Five species of ladybird were recorded here this month. Other beetles seen included Thistle Tortoise, Willow Flea, Red-headed Cardinal, Common Click, Alder Leaf, Malachite, and Wasp Beetles.
A good variety of bugs were seen as well. Most of the common shieldbugs were recorded: Gorse, Green, Hairy, Parent and Woundwort. A newcomer to St Nicks was a Brassica Shieldbug. Like another striking red and black bug seen this month, the Cinnamon Bug, this species’ range is rapidly extending northwards as a result of global warming. (Of course many organisms are not so adaptable).
Alderflies were spotted by Tang Hall Beck, where their larvae live in the beck-bottom silt. Other insects that spend most of their lives as aquatic carnivores are dragonflies and damselflies. The first of the year at St Nicks were seen in May: a (female) Broad-bodied Chaser dragon, and Large Red and Blue-tailed (male) damsels. Fossil dragonflies date back to before the age of dinosaurs: 300 million years later. Still they dazzle.
Not many spiders – or other invertebrates – were recorded this month. Most noticeable, perhaps, were Nurseryweb Spiders sunning themselves on bramble leaves close to their broods of eggs and spiderlings.
Hawthorn lived up to its other name – Mayflower – this month, as the most abundant tree blossom at St Nicks. Earlier in May it was joined by Bird Cherry, Rowan, Sycamore, and Field and Norway Maples. Blooming later in May were Elder, Dogwood, Lime and Guelder-rose, with pink Bramble and Dog Rose flowering closer to the ground. The sheer abundance of nectar and pollen produced by these trees and shrubs is vital for a host of pollinating insects.
The golden flower-spikes of non-native Laburnums were also popular with bees. The magnificent specimen by the path to the Hazel Court entrance has now been as identified as a different species, Laburnum alpinum, from the earlier-flowering trees behind the compost heaps, which are L. anagyroides. (By the way, you can hear a Blackcap, and other birds, singing close to Laburnum here).
Cow Parsley was, as usual in May, the most prominent herbaceous (non-woody) plant flowering in the hedges and woodland edges of St Nicks. So common, indeed, that is easy to take for granted its delicate charm, captured in an alternative name: Fairy Lace. Other members of the carrot family – umbellifers or Apiaceae – in flower this month were its more robust relative, Hogweed, and also Ground-elder (usually shorter) and Hemlock (often taller at 2 or 3 metres).
Garlic Mustard, Green Alkanet, Russian Comfrey, Welted Thistle and Common Nettle were also flowering in the lusher areas of vegetation. There were also clumps of Honeysuckle (or Woodbine) and Fringecups to be seen in a couple of woodland areas, and Wood Avens could be seen in almost any shady place. Red and White Dead-nettles flowered by woodland paths, as did two other members of the Lamiaceae family, dark purple Ground-ivy and (the rather invasive) Variegated Yellow Archangel.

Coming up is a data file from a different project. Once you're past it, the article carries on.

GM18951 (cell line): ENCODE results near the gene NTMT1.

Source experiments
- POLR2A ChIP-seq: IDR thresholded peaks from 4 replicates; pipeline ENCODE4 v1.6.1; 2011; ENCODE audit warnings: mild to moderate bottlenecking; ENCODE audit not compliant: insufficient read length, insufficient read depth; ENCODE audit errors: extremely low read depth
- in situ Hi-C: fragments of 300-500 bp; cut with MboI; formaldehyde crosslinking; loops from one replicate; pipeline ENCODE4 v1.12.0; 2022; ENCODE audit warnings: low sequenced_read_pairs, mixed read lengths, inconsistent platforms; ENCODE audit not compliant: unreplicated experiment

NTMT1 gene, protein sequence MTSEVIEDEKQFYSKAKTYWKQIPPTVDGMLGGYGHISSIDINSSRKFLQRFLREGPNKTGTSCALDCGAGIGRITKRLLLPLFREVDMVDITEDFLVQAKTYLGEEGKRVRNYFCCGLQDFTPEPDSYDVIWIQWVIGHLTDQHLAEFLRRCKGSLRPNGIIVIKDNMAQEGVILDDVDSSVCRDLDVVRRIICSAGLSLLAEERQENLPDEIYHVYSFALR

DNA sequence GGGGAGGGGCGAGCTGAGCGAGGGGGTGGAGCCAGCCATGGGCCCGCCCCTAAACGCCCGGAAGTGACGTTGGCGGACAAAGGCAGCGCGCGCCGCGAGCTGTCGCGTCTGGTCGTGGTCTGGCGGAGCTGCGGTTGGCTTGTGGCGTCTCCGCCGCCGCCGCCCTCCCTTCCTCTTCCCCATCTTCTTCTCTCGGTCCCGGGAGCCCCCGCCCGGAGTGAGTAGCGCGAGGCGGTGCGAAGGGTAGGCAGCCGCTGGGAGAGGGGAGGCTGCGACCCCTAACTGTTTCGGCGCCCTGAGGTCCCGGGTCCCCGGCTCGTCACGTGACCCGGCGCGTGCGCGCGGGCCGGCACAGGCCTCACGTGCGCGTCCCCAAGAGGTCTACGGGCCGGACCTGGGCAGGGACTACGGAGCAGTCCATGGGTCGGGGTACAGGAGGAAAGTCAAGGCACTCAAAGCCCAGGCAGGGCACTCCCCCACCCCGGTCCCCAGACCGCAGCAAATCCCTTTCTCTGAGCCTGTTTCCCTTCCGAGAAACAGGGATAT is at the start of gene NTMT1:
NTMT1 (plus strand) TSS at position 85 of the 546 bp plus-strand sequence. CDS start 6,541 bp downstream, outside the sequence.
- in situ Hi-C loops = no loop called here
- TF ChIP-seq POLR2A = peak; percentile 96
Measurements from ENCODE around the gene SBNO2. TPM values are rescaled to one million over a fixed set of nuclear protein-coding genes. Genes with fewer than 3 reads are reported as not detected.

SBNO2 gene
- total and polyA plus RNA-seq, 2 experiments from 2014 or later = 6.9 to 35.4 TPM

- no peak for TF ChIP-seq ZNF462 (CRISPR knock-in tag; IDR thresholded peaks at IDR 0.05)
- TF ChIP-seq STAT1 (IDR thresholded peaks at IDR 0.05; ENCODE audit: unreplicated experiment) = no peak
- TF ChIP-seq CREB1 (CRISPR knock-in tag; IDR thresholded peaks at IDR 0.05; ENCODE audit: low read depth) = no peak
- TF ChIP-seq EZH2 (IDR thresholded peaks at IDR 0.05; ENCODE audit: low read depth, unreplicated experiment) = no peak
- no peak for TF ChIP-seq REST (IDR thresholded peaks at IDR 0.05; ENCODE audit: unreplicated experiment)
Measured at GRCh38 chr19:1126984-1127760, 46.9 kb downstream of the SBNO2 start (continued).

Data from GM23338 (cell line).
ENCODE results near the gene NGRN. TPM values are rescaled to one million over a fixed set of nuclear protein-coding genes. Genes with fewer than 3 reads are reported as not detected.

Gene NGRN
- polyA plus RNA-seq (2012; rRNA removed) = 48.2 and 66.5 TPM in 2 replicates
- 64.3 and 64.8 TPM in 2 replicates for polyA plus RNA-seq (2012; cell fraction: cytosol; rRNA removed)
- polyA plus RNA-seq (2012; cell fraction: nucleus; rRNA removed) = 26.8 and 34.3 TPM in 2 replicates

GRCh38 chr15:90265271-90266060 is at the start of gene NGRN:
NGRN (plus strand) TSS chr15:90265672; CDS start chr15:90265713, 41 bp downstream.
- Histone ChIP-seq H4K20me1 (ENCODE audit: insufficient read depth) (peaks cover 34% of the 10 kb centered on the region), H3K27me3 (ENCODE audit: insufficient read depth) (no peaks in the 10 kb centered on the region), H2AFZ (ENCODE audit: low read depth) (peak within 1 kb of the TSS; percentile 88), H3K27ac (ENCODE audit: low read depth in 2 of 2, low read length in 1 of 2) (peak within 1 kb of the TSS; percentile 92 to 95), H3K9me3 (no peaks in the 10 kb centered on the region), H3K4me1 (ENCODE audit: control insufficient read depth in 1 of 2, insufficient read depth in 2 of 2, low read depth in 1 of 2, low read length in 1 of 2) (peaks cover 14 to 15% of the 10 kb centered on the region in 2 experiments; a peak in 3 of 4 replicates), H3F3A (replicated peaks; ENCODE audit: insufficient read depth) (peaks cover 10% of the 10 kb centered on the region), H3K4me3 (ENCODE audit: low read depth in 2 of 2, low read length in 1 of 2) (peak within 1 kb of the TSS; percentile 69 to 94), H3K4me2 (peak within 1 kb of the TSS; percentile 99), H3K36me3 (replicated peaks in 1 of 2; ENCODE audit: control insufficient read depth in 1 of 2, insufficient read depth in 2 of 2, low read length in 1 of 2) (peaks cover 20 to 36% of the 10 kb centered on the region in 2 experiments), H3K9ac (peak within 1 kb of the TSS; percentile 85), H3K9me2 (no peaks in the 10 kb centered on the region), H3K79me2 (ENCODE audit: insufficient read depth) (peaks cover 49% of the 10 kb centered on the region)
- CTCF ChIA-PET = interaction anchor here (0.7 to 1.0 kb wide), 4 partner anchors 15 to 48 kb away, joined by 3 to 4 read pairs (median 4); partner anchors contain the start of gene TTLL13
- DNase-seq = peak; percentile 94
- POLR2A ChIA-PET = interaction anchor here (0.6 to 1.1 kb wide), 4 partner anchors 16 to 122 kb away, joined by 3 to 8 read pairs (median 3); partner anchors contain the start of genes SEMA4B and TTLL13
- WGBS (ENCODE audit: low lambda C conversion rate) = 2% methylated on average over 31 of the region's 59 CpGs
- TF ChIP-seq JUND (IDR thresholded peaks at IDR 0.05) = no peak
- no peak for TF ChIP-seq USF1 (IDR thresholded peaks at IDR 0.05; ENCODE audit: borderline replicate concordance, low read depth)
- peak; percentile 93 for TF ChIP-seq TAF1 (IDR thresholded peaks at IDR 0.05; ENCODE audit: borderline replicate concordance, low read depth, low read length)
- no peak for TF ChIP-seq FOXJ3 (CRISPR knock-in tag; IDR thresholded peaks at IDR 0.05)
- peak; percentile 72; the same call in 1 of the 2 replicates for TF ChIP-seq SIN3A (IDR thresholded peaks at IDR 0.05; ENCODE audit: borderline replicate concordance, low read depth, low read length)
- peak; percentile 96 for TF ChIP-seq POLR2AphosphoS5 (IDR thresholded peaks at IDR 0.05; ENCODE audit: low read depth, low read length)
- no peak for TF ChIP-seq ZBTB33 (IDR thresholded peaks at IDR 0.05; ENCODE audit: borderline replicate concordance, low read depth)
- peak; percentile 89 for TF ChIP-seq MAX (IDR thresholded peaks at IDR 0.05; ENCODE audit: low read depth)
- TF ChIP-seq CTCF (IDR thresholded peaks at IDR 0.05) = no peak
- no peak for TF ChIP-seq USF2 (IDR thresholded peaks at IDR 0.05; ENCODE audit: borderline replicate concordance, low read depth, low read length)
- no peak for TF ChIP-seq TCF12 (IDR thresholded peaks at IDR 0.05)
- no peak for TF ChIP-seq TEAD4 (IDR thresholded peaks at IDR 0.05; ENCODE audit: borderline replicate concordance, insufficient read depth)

Meadow Foxtail was the earliest grass to flower in abundance, with Sweet Vernal Grass, Cock’s-foot, Crested Dog’s-tail, Yorkshire-fog and others joining it by the end of the month.
Much more obvious grassland flowers were Cowslips at the start of May, followed later by Salad Burnet, Ox-eye Daisy, and crane’s-bill species including Hedgerow, Cut-leaved, Shining and Dove’s-foot. Red and White Campion did well, and there were even a couple of examples of their hybrid, Pink Campion.
Several species from the pea family – legumes or Fabaceae – began to flower in earnest during this month. These included Red and White Clover, Common Bird’s-foot-trefoil, Black Medick, and Common, Bush and Tufted Vetches. However, June and July are when these, and other meadow plants such as knapweeds, will flower in their full glory. There’s still plenty to look forward to for those who have been unable to visit St Nicks this spring.
Fungi and Galls
Not many fungi were noticed this month. However there was one new fungus recorded in May. This was Puccinia poarum, which causes distinctive orange deformations, or galls, on Coltsfoot leaves.
Numerous other galls were observed, particularly on trees and shrubs. These are caused by many different organisms, including viruses, bacteria, fungi, mites, aphids, midges and other flies, sawflies, and wasps. Also new for St Nicks were one of the largest and most recognizable of galls, oak apples. These are caused by the wasp Biorhiza pallida. Each oak apple (which can be up to 4cm across) contains several dozen tiny wasp larvae that trick their host plant into producing a productive and nutritious home for them. In turn these parasites were observed being hyperparasitized by another wasp species (a chalcid, probably a Torymus sp.). What wonders there are in nature.
This post was written by one of the few Willdwatch volunteers who could make regular visits to St Nicks during May. With much help from a couple of other Wildwatchers who could also get to St Nicks during their daily walks. Help, too, from the rest of the WW team in identifying things.. All photos are from St Nicks – except for the Large Red Damselfly, which was taken at nearby Heworth Holme (managed as a nature reserve by St Nicks staff and volunteers).